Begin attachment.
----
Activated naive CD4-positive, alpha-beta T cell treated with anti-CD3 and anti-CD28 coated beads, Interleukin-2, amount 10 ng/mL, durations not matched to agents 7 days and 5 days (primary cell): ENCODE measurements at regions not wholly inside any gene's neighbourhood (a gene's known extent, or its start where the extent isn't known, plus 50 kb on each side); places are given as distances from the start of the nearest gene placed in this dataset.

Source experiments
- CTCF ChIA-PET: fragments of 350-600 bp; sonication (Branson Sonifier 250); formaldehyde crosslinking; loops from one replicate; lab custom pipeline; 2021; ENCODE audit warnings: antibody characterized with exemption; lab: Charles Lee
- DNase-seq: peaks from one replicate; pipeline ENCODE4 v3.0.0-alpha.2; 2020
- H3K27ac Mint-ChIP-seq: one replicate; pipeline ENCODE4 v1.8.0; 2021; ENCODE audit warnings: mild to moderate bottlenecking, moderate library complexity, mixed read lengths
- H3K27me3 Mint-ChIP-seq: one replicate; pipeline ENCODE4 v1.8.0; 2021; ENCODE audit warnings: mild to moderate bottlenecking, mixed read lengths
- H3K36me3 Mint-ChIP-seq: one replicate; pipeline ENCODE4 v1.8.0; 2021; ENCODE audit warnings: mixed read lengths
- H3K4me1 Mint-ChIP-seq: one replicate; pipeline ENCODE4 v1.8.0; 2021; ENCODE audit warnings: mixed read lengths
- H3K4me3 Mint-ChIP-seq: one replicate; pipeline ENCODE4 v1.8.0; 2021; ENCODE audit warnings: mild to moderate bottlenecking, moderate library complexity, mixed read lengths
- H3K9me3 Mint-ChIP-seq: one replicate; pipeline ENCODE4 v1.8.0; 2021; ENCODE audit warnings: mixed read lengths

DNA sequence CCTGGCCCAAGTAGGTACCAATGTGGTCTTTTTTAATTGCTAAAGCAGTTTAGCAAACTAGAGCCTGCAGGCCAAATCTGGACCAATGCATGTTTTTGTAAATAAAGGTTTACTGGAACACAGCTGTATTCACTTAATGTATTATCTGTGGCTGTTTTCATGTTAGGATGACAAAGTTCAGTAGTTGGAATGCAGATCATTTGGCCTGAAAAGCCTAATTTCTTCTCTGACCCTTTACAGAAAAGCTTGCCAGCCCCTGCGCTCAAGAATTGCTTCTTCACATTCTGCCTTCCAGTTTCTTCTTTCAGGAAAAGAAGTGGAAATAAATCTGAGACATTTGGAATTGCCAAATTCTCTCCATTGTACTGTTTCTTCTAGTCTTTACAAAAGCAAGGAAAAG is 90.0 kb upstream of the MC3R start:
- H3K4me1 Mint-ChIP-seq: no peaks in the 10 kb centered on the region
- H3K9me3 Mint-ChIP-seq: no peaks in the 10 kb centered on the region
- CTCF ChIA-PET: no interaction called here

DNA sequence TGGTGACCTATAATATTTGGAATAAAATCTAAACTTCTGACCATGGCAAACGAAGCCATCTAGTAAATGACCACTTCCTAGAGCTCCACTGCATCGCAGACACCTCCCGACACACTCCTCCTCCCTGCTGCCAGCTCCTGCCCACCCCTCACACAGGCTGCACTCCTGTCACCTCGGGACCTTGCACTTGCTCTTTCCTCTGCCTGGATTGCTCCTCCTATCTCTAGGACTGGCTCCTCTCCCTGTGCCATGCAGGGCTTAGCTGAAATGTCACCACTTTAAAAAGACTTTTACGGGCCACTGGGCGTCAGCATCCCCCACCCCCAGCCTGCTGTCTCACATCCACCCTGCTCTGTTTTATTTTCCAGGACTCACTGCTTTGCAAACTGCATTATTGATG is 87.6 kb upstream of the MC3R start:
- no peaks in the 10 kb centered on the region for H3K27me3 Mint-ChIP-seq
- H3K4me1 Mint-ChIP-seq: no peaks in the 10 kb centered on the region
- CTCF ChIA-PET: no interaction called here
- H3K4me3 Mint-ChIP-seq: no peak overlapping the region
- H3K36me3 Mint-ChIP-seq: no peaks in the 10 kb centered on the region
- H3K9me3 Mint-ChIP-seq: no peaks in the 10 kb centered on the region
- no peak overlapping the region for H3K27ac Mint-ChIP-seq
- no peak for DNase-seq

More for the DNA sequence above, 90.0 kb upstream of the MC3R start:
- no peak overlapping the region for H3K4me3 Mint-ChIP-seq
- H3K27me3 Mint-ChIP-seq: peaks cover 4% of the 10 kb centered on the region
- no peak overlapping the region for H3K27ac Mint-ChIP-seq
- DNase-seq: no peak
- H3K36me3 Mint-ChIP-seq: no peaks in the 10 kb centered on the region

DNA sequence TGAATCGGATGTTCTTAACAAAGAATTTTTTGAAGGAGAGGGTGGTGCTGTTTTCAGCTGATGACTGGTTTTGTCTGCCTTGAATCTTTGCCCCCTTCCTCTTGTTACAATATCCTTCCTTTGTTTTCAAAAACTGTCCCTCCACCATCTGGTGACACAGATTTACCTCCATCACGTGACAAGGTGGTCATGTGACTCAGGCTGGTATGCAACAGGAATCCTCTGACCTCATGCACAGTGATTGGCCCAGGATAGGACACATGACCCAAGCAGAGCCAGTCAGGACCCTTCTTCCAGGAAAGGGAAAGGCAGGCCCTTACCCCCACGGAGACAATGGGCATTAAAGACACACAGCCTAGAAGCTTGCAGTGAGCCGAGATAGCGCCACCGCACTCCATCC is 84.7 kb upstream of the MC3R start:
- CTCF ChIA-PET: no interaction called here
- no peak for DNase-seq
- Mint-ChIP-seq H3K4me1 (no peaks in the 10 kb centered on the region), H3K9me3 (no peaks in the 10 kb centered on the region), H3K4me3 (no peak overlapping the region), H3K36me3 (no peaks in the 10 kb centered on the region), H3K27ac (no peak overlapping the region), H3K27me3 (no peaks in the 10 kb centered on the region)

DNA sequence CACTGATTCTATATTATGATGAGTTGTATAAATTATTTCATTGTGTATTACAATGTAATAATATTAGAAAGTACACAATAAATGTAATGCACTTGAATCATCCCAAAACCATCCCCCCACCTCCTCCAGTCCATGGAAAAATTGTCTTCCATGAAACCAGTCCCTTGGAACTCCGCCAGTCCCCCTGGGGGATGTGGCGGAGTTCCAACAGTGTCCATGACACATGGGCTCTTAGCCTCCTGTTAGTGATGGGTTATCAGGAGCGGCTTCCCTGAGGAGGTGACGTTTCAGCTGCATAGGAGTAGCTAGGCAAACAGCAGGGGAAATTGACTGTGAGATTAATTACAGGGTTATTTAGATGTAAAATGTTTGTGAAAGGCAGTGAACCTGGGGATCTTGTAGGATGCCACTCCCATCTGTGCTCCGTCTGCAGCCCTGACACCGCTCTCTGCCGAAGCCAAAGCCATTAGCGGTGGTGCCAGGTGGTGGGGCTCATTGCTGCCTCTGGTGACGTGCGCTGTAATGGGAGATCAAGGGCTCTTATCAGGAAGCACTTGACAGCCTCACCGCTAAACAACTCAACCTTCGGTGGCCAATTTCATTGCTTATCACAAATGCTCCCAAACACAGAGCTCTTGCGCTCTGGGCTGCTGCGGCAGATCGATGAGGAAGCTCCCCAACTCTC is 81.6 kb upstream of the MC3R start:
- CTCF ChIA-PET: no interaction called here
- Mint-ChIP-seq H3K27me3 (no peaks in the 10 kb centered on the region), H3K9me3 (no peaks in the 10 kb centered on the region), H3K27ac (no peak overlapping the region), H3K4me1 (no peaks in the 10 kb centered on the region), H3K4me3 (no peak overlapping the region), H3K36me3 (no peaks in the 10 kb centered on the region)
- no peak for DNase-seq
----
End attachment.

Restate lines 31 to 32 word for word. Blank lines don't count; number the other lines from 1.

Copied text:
- CTCF ChIA-PET: no interaction called here
- no peak for DNase-seq